It calls for colleges to reserve curricula “based on unproven, theoretical, or exploratory content” for elective or major-specific courses.
General education classes must not “suppress or distort significant historical events or include a curriculum that teaches identity politics.” Instead, the courses should, whenever applicable, “promote the philosophical underpinnings of Western civilization” and teach about key documents in U.S. history, like the U.S. Constitution, the bill states.
Giving more hiring authority to governing boards
Typically, high-ranking administrators and faculty decide which instructors to hire.
The bill would cede this authority to campus governing boards, which in Florida’s public university system are partially appointed by the governor, and in part chosen by the system-level board of governors. However, the Florida governor also selects most of the board of governors.
Boards could opt to return faculty hiring control to a university’s president, who could not delegate the task to anyone else. And every year, presidents would need to share details of performance reviews for anyone with an annual salary of $100,000 or more with the board.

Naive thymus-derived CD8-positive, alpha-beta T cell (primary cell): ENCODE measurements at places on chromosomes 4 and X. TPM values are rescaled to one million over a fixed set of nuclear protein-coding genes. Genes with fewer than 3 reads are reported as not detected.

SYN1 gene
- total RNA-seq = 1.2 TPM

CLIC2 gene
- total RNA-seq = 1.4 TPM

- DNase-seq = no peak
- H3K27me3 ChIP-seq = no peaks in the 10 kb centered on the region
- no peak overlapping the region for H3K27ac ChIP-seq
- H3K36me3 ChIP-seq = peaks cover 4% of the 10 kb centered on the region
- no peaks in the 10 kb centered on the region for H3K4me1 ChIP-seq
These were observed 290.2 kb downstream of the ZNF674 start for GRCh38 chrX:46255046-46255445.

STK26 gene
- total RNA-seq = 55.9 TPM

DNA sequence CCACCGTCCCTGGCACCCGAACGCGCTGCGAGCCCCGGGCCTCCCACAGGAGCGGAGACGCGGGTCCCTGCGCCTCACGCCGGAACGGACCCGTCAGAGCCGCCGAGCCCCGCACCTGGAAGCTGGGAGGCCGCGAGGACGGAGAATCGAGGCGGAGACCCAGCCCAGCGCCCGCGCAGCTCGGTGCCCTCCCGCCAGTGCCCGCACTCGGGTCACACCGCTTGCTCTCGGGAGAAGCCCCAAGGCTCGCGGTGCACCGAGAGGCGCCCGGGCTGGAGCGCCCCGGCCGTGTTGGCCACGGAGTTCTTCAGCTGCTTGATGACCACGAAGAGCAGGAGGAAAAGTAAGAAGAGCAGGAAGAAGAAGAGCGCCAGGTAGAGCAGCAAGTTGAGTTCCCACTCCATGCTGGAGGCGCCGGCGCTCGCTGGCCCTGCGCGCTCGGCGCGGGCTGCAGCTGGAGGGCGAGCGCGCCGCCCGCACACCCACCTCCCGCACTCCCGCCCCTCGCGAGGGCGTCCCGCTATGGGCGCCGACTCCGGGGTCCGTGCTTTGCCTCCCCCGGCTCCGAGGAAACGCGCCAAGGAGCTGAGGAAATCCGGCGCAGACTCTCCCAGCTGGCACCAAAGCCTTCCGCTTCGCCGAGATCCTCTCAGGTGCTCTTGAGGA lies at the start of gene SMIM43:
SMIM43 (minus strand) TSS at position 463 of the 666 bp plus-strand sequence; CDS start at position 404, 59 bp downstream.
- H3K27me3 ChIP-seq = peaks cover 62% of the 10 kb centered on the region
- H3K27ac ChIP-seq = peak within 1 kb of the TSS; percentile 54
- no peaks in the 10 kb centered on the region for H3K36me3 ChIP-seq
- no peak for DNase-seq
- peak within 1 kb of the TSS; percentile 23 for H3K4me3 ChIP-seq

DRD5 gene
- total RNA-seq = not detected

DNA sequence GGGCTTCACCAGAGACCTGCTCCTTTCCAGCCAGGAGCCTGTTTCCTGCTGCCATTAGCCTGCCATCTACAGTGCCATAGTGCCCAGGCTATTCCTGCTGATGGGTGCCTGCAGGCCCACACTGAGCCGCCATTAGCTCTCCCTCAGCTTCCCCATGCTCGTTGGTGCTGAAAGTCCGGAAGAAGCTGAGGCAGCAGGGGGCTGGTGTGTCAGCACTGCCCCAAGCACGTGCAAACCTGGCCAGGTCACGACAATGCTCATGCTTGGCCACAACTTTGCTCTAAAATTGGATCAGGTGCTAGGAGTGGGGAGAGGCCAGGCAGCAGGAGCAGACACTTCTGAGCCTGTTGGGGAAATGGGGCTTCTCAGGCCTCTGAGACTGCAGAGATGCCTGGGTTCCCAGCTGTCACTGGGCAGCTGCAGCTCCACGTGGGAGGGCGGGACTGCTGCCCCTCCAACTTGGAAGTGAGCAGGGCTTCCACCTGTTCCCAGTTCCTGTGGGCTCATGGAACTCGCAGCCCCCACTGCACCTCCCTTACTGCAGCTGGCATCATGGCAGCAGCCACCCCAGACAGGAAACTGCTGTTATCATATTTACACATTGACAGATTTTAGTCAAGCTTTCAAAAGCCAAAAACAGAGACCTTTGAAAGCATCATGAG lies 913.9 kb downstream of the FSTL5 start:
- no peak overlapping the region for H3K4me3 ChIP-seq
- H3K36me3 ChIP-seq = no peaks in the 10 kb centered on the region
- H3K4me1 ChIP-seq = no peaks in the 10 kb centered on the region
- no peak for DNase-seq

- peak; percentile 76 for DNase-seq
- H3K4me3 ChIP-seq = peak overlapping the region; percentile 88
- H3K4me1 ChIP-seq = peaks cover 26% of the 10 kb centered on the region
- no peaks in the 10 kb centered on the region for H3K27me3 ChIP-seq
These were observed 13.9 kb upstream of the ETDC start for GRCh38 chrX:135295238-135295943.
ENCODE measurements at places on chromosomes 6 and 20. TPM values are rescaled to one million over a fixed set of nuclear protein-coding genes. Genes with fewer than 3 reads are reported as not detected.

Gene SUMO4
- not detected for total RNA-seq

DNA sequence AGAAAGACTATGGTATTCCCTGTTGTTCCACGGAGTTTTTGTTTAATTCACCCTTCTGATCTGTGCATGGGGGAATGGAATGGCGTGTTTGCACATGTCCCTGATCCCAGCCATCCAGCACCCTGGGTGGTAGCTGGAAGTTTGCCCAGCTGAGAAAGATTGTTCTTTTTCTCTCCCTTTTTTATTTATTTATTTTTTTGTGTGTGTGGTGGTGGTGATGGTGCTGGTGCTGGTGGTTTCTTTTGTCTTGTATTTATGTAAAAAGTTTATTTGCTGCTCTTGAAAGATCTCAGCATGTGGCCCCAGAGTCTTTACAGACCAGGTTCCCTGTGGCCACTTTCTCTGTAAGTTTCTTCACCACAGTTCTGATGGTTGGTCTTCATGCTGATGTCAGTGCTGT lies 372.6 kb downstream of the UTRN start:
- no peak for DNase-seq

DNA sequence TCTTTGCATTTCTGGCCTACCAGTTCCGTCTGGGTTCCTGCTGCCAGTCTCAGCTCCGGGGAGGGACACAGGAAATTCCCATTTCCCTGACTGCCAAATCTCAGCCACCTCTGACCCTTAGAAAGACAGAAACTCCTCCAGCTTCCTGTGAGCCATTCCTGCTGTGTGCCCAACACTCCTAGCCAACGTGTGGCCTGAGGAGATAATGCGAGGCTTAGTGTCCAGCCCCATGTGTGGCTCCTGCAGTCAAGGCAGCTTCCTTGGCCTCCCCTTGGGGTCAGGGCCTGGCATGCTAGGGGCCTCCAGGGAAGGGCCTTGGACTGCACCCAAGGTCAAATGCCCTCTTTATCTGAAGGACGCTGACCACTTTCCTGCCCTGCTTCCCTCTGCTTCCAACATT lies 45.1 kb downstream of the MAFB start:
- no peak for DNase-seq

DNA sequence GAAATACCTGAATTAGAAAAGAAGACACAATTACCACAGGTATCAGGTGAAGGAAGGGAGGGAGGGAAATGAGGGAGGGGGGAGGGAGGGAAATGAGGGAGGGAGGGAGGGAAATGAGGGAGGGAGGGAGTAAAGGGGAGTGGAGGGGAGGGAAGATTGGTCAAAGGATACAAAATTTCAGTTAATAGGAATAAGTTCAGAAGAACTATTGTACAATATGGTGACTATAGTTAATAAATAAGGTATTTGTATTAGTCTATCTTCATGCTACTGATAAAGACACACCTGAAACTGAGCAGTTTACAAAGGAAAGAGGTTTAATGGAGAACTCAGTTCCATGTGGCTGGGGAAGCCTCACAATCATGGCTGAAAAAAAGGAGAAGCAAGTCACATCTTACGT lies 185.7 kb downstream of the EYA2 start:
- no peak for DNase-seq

University governing boards’ would need to approve and then reconfirm every member of university executive teams and their salaries, also a job usually left to administrators.
Giving the power to OK high-ranking officials to governing boards is another form of a political litmus test, the faculty union said. Leaders fear boards would screen officials based on their beliefs.
Debate over tenure has raged across the U.S., with opponents saying some professors have taken advantage of what is usually a lifetime appointment to perform poorly on the job.
Tenure is intended to shield faculty in their scholarship, however, in case they engage in potentially unpopular research.
The bill states Florida universities could, at any time, evaluate tenured professors after they have secured the status, a process known as a post-tenure review. A university would need “cause” to initiate such a review, which the legislation does not define.
Right now, the Florida university system is considering a policy that would set up post-tenure reviews, but those could only occur every five years.
Exiling diversity initiatives
Colleges would expressly not be able to fund programs that promote DEI or “Critical Race Theory rhetoric.”
Public universities in hiring could not also not rely on DEI statements, which generally describe job candidates’ commitments to diversity.
DEI critics present diversity practices as discriminatory or trying to lay guilt on students for past prejudices in American history, even though students didn’t take part in those events. However, DEI work in part stemmed from colleges’ recognition that they have not always served disadvantaged populations well, like students who are racial minorities. DEI programs now intend to lift these students into the track of upward social mobility.